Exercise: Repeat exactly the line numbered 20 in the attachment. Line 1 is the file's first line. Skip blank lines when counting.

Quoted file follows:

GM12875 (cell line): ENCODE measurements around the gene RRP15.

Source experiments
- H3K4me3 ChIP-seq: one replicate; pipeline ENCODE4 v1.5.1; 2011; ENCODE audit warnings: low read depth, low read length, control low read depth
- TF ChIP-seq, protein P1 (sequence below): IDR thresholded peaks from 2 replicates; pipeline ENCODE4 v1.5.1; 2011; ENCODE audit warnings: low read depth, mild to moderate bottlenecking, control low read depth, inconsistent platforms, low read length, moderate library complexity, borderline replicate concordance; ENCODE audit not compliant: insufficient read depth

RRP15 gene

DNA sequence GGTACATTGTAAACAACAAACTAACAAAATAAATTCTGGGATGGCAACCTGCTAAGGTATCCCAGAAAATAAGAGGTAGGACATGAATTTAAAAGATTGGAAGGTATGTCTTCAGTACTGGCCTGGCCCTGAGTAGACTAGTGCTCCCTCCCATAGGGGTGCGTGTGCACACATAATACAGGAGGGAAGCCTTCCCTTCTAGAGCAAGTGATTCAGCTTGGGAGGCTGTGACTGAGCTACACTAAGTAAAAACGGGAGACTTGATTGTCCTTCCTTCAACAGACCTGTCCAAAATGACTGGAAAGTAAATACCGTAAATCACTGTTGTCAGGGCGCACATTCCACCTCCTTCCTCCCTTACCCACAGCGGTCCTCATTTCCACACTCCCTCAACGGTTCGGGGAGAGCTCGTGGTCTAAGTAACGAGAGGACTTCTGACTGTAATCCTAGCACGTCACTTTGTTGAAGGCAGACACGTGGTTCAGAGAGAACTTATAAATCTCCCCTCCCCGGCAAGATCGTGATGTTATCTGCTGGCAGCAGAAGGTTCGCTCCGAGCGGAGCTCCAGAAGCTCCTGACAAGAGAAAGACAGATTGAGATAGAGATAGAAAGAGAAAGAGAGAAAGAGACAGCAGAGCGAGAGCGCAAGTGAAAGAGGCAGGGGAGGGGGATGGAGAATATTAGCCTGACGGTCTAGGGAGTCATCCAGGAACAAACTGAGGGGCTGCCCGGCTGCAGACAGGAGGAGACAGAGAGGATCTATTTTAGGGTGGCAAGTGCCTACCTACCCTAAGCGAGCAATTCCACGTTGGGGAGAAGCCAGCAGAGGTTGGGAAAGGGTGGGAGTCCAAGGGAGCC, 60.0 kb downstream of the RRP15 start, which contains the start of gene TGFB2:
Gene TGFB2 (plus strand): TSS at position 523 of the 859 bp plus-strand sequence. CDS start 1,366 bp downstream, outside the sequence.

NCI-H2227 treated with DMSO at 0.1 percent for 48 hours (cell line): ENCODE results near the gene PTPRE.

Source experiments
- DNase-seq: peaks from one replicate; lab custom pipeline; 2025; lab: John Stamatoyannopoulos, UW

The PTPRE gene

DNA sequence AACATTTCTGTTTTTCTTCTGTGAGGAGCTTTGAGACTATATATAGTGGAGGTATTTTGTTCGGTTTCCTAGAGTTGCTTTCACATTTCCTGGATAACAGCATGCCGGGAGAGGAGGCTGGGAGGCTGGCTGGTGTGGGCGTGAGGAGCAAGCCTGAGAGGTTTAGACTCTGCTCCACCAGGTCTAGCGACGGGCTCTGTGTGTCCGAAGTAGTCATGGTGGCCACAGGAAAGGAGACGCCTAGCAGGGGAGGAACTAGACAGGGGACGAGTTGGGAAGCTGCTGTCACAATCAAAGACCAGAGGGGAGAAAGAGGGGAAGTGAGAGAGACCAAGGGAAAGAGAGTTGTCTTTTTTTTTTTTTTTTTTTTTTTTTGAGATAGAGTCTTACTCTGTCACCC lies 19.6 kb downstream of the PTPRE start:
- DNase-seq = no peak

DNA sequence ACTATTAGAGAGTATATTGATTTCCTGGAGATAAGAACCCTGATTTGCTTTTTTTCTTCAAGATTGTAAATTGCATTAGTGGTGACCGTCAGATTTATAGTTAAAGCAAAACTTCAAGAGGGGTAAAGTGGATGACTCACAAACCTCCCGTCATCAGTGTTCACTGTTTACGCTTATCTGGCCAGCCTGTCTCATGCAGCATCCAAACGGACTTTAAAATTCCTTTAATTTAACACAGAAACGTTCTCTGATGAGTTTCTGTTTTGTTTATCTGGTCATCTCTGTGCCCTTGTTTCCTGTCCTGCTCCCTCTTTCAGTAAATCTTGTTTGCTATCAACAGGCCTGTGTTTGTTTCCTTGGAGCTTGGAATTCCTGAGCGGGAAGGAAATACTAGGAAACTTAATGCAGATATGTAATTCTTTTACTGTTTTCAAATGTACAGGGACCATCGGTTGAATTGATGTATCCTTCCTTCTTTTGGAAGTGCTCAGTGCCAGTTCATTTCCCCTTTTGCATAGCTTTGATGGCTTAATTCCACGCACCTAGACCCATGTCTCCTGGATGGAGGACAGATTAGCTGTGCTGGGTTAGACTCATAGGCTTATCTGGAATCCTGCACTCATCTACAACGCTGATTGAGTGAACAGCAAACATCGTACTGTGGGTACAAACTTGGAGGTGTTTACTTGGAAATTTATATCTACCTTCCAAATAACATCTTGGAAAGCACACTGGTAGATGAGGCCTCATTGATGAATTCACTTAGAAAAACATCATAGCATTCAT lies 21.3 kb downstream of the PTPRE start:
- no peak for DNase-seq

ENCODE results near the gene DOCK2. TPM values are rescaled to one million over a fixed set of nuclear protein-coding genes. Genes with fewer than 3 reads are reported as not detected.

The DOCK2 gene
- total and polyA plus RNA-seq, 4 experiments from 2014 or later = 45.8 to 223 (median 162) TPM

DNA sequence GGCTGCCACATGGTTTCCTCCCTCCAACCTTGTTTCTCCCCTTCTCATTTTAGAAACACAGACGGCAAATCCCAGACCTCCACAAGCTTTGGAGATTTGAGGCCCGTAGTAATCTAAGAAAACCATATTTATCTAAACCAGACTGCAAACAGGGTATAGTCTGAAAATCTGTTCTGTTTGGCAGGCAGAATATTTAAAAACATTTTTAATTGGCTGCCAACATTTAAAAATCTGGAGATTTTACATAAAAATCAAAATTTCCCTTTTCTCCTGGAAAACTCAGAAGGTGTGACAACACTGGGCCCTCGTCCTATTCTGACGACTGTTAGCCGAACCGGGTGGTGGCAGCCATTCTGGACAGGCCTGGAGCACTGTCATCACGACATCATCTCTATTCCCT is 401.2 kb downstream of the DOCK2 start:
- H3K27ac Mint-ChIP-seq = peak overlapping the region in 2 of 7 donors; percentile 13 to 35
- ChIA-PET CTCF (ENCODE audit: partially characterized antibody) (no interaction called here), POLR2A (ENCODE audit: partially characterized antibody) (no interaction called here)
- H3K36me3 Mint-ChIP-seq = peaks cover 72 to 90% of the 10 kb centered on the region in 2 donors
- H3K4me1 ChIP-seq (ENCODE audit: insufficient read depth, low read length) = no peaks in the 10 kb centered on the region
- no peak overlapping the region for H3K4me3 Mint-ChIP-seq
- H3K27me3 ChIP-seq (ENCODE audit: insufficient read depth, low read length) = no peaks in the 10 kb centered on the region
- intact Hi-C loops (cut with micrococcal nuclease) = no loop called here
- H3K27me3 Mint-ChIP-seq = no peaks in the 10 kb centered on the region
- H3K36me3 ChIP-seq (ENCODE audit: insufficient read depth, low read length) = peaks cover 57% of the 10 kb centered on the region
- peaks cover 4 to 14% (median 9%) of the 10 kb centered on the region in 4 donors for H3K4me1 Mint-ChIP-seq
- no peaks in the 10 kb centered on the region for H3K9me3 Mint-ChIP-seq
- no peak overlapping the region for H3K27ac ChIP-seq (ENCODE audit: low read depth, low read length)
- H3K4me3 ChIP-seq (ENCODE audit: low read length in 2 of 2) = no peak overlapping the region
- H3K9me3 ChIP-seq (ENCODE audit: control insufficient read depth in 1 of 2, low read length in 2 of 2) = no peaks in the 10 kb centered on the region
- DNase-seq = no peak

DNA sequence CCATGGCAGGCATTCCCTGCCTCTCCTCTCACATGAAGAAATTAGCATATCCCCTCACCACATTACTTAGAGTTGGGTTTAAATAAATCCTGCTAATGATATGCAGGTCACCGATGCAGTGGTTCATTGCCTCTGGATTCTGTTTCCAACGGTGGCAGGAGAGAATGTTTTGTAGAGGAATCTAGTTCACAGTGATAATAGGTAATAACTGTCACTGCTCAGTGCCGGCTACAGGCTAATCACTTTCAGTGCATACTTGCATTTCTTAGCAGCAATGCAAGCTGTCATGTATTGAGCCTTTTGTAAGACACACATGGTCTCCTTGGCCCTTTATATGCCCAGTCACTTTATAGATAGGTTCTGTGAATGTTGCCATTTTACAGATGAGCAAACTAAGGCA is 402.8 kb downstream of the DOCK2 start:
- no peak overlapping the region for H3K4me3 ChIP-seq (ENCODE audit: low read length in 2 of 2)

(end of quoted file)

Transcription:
- H3K27ac Mint-ChIP-seq = peak overlapping the region in 2 of 7 donors; percentile 13 to 35